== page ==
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These pages contain biographical sketches (full or extract) of former Montcalm County residents.

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John H. Wandel

HISTORY OF MONTCALM COUNTY, MICHIGAN
Its People, Industries and Institutions
pg. 220-222
BY JOHN W. DASEF, VOLUME II, 1916 B.F., BOWEN & COMPANY , Inc. Indianapolis, Indiana.

John H. Wandel, Cato township, Montcalm county, was born on September 20, 1862, on a farm which is now part of his homestead, being the eldest of the five children of john Adam and Martha M. (Meyers) Wandel and the only one of the family still residing in Cato township.  Martha (Meyers) Wandel was a native of Bavaria, in the German empire, and was brought to this state by her mother when a child of three years, the father having died in their native land.  The mother located in Jefferson county, Wisconsin, and there Martha grew to womanhood and lived until the time of her marriage.  John Adam Wandel was a native of Wurtemberg, Germany, and when young mastered the weaver's trade, which he followed until thirty years of age.  When thirty-eight years old he emigrated to America, locating for a time in Ohio and later going to Wisconsin.  However, he did not settle permanently until he reached Cato township, Montcalm county, in October, 1860.  Here he pre-empted forth acres of government land in section 22, and made his home there for the balance of his life, owning eighty acres in all at the time of his death.  John Adam Wandel was one of the first settlers in Cato township, which had been organized just before he came here and there were but eleven white families in all.  Shortly afterward, on March 18, 1861, he was married in Wisconsin to Martha Meyers, as above stated, and this became their permanent home.  There were five children born to their union, those other than John H., being Frances R., wife of Charles Bremer; James W., deceased; Harriet L., wife of Henry Lanely and George A.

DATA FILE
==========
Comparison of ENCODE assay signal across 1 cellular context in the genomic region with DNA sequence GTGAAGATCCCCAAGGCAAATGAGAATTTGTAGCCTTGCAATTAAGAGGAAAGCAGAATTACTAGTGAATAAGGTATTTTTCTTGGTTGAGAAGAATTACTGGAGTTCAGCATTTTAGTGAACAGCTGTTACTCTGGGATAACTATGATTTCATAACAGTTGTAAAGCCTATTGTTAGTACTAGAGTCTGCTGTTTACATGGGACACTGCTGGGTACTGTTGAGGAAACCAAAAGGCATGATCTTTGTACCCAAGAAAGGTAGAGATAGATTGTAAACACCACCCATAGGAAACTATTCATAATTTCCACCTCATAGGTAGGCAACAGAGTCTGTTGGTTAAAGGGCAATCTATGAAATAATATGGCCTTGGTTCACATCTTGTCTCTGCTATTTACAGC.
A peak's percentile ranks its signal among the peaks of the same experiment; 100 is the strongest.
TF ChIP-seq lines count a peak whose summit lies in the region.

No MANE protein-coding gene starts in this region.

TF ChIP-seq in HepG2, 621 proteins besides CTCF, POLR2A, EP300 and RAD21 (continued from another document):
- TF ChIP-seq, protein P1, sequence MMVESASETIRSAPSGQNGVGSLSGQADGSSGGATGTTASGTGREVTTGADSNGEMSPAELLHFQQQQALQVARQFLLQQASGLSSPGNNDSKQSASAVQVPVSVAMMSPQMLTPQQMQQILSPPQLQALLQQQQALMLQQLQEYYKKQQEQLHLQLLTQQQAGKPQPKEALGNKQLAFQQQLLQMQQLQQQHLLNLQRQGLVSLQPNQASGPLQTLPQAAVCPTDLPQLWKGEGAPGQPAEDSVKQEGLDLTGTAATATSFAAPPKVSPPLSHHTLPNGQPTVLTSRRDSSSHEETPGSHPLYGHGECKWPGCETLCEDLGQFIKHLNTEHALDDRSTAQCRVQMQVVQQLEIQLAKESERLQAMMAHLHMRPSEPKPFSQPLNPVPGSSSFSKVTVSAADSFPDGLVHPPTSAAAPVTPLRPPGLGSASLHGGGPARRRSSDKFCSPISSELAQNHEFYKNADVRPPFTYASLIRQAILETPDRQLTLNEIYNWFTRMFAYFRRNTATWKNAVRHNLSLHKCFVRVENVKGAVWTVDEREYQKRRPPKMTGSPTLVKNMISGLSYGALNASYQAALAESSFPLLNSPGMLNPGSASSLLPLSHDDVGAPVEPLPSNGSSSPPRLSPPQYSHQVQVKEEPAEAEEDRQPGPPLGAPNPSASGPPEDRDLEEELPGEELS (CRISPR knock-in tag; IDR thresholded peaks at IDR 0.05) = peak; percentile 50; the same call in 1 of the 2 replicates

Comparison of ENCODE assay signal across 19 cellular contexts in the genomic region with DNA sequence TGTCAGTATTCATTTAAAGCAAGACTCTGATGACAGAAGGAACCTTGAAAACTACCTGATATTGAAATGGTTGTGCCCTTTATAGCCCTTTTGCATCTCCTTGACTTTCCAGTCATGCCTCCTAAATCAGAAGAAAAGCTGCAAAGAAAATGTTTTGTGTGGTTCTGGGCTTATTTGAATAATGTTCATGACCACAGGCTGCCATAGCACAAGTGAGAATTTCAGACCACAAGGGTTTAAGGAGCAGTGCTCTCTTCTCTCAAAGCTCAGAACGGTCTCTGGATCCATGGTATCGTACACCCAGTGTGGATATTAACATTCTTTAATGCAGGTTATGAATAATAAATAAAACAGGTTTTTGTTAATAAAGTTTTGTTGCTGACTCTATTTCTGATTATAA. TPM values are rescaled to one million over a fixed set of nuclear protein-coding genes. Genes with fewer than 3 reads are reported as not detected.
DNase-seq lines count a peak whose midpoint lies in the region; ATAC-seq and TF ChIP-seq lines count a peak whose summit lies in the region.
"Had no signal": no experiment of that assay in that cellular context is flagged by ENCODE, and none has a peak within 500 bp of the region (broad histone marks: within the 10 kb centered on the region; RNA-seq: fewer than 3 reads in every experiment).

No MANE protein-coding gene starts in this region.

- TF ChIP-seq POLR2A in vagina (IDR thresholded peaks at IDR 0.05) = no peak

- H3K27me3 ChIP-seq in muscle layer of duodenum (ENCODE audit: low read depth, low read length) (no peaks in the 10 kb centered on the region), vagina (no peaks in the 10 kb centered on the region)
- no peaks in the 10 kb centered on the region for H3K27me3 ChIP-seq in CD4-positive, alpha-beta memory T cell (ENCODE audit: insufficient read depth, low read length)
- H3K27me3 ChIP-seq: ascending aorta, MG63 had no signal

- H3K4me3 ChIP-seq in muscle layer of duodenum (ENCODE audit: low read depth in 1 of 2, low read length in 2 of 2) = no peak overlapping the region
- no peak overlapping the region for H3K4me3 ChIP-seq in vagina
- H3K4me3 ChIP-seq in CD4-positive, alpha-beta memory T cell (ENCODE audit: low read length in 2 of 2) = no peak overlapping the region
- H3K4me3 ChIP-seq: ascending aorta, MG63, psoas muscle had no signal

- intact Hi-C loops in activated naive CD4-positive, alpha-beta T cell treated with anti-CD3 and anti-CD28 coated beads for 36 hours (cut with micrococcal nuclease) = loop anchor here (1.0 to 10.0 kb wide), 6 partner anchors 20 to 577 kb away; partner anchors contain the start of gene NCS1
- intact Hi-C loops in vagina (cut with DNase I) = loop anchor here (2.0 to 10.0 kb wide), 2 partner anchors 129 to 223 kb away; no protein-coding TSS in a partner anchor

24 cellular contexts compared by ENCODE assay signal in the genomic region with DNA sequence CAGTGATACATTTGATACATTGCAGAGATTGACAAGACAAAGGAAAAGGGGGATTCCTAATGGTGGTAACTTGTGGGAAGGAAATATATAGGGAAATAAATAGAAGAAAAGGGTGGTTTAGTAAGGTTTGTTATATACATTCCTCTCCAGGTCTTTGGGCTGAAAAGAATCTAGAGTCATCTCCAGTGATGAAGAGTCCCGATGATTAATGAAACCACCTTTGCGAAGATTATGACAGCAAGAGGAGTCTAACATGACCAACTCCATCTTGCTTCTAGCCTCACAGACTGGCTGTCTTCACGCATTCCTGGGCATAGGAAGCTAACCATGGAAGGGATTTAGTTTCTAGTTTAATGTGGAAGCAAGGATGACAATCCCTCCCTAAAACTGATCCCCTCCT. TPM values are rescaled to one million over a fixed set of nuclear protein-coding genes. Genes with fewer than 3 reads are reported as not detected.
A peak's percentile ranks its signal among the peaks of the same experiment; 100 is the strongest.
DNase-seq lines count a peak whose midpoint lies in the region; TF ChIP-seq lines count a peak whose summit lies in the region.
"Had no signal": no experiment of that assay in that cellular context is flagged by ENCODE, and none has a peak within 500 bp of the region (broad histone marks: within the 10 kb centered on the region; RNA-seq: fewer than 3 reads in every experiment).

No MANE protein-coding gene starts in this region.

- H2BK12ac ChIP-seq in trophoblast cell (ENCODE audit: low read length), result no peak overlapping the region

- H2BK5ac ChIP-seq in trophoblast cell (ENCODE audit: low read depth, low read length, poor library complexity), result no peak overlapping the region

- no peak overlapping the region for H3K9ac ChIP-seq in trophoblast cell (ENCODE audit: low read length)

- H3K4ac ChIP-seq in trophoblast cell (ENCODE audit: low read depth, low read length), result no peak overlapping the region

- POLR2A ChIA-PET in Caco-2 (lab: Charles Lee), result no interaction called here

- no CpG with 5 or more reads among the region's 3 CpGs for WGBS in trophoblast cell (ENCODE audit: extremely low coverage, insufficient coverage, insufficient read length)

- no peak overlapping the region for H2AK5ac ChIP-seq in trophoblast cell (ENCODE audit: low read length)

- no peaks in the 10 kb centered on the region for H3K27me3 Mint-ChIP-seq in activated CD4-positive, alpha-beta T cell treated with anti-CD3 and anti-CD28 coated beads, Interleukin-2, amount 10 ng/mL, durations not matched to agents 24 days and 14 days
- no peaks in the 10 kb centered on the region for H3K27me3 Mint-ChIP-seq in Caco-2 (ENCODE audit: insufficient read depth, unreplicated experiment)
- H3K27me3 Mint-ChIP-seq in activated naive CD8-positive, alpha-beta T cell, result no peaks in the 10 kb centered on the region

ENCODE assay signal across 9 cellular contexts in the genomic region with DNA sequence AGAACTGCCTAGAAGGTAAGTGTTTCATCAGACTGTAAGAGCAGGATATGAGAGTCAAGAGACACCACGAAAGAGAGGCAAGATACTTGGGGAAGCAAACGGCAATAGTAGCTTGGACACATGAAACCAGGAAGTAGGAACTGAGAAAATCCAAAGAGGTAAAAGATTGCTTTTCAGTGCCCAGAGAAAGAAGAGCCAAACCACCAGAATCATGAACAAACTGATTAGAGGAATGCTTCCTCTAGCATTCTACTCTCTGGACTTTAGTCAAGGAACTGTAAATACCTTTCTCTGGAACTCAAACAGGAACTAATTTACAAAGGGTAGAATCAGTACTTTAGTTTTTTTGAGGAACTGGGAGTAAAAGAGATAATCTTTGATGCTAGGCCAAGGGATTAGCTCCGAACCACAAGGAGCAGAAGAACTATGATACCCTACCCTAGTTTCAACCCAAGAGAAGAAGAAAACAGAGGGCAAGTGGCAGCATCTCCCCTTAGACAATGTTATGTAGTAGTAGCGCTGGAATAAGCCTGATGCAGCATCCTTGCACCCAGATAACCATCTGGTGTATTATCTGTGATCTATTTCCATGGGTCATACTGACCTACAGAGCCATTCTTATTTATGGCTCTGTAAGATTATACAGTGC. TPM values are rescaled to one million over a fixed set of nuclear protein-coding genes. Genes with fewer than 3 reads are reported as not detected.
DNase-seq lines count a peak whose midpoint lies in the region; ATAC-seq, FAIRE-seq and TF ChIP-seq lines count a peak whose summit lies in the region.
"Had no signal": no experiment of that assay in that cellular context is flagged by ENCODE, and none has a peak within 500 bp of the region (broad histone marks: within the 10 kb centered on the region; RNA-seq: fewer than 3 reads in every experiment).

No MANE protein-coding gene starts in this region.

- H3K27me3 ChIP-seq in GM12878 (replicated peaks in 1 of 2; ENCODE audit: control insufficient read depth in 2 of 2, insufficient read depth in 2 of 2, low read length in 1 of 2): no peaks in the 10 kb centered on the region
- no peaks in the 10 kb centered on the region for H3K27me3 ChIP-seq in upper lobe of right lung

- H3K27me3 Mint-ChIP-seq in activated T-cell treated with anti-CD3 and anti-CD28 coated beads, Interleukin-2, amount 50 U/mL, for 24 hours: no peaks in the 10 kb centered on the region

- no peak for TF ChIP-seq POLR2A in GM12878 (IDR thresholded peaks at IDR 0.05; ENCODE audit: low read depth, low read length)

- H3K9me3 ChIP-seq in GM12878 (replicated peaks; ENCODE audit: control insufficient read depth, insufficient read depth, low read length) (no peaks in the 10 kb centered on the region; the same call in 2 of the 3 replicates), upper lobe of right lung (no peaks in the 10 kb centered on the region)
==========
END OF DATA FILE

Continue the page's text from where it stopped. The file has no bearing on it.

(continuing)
John H. Wandel received but the limited education the school facilities of this section at that time afforded and from early boyhood, assisted in the farm work.  He remained at home and after his father's death in 1884, he purchased, in 1885, the interests of the other heirs and has continued to make his home on the old family homestead.  He has purchased additional land from time to time and he now owns two hundred and sixty-seven acres, located in sections 21 and 22.  The commodious family residence was erected in 1907 and since that time Mr. Wandel has erected a large and modern barn.  He divides his attention between general farming and the raising of live stock.    John H. Wandel has been twice married, his first wife, with whom he was united in marriage on November 2, 1884, was Lillian G. Ward, born in Grand Rapids, Michigan, a daughter of Walter and Jane (Baker) Ward.  To this union were born four children, one of whom died in infancy, three remaining at the time of the mother's death on November 4, 1895.  These were Henry M., Raymond W. and John A., but the death of Raymond occurred but twenty days after that of the mother, both being caused by typhoid fever, of which there was an epidemic at that time.  On December 23, 1897, John H. Wandel was again married, his bride being Rhoda L. Bradley, born in Greenville, Montcalm county.  She is a daughter of John and Eliza (Goodwell) Bradley, natives of England and Canada respectively.  To Mr. Wandel and his second wife have been born four children, namely:  Ruth and Ellen, both deceased; Stanley B. and Irene.